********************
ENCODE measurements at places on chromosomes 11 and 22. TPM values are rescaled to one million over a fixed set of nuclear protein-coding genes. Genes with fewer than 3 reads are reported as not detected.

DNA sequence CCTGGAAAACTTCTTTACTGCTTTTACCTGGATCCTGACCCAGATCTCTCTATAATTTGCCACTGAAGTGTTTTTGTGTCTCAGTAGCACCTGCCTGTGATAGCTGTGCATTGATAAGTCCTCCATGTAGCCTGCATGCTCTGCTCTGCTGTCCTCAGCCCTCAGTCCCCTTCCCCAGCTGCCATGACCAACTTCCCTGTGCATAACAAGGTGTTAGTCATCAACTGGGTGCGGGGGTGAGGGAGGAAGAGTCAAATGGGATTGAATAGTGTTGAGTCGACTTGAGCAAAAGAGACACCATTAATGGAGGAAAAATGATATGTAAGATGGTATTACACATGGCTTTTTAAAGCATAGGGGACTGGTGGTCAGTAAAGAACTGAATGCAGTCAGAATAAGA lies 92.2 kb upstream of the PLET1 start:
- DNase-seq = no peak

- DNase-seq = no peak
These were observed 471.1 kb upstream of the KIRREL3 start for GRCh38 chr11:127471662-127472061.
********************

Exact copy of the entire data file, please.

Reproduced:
ENCODE measurements at places on chromosomes 11 and 22. TPM values are rescaled to one million over a fixed set of nuclear protein-coding genes. Genes with fewer than 3 reads are reported as not detected.

DNA sequence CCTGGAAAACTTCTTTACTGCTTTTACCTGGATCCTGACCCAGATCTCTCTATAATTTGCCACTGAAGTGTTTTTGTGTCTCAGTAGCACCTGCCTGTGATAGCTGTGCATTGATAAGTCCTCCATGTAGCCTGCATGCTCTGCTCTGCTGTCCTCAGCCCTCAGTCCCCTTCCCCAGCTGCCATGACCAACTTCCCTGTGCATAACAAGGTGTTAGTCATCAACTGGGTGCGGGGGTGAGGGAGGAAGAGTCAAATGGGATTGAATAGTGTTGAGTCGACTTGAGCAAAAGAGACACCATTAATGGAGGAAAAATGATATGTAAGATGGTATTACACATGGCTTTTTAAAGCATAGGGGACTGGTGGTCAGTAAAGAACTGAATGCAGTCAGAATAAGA lies 92.2 kb upstream of the PLET1 start:
- DNase-seq = no peak

- DNase-seq = no peak
These were observed 471.1 kb upstream of the KIRREL3 start for GRCh38 chr11:127471662-127472061.